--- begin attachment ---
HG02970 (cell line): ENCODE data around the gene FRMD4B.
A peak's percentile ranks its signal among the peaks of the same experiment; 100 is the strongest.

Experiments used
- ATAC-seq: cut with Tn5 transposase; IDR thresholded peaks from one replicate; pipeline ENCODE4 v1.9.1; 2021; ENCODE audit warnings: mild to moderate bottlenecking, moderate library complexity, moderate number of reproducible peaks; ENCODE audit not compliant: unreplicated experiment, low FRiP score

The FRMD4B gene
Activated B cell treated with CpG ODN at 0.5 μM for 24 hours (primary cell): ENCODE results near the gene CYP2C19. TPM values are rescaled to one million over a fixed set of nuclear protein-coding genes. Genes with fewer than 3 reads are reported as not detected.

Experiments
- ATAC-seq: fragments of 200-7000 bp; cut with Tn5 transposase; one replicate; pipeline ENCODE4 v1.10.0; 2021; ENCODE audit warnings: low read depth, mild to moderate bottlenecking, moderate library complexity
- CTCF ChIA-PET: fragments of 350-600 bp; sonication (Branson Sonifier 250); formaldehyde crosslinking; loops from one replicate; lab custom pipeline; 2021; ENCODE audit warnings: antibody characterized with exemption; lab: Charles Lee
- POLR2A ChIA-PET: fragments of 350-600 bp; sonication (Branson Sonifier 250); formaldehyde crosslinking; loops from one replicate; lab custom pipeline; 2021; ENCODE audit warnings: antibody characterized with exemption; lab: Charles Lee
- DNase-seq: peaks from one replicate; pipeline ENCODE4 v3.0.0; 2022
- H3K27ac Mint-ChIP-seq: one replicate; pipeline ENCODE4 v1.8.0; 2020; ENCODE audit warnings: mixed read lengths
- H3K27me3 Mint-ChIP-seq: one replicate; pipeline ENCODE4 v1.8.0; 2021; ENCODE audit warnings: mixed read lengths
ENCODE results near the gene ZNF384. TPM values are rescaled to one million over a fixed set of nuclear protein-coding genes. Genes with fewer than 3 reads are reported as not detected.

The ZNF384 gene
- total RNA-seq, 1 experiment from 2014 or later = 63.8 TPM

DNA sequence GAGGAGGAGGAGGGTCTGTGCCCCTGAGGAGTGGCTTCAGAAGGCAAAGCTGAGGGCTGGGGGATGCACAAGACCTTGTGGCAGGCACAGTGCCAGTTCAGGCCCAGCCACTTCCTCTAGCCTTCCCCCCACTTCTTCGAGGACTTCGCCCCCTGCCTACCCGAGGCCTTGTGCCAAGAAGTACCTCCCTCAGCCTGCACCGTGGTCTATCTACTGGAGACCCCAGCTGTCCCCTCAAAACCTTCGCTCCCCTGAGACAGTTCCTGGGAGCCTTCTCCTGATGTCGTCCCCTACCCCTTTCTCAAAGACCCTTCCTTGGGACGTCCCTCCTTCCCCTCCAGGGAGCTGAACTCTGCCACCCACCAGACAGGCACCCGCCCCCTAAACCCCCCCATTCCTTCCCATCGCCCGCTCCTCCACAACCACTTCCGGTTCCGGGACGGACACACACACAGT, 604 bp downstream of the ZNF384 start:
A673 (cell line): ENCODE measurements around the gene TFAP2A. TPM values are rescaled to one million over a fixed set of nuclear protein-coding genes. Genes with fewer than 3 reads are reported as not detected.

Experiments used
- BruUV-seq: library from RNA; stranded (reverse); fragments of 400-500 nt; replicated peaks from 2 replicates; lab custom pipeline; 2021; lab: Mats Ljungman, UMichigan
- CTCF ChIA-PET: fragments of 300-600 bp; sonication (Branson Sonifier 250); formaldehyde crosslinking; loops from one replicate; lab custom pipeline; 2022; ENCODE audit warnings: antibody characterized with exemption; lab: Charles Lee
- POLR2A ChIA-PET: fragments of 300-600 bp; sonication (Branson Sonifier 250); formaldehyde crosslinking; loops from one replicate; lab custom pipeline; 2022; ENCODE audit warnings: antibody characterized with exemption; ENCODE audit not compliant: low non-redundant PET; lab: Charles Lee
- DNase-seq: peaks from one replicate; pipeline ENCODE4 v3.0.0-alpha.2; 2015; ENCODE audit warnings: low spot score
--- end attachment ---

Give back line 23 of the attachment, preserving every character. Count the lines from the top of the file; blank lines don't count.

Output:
- DNase-seq: peaks from one replicate; pipeline ENCODE4 v3.0.0-alpha.2; 2015; ENCODE audit warnings: low spot score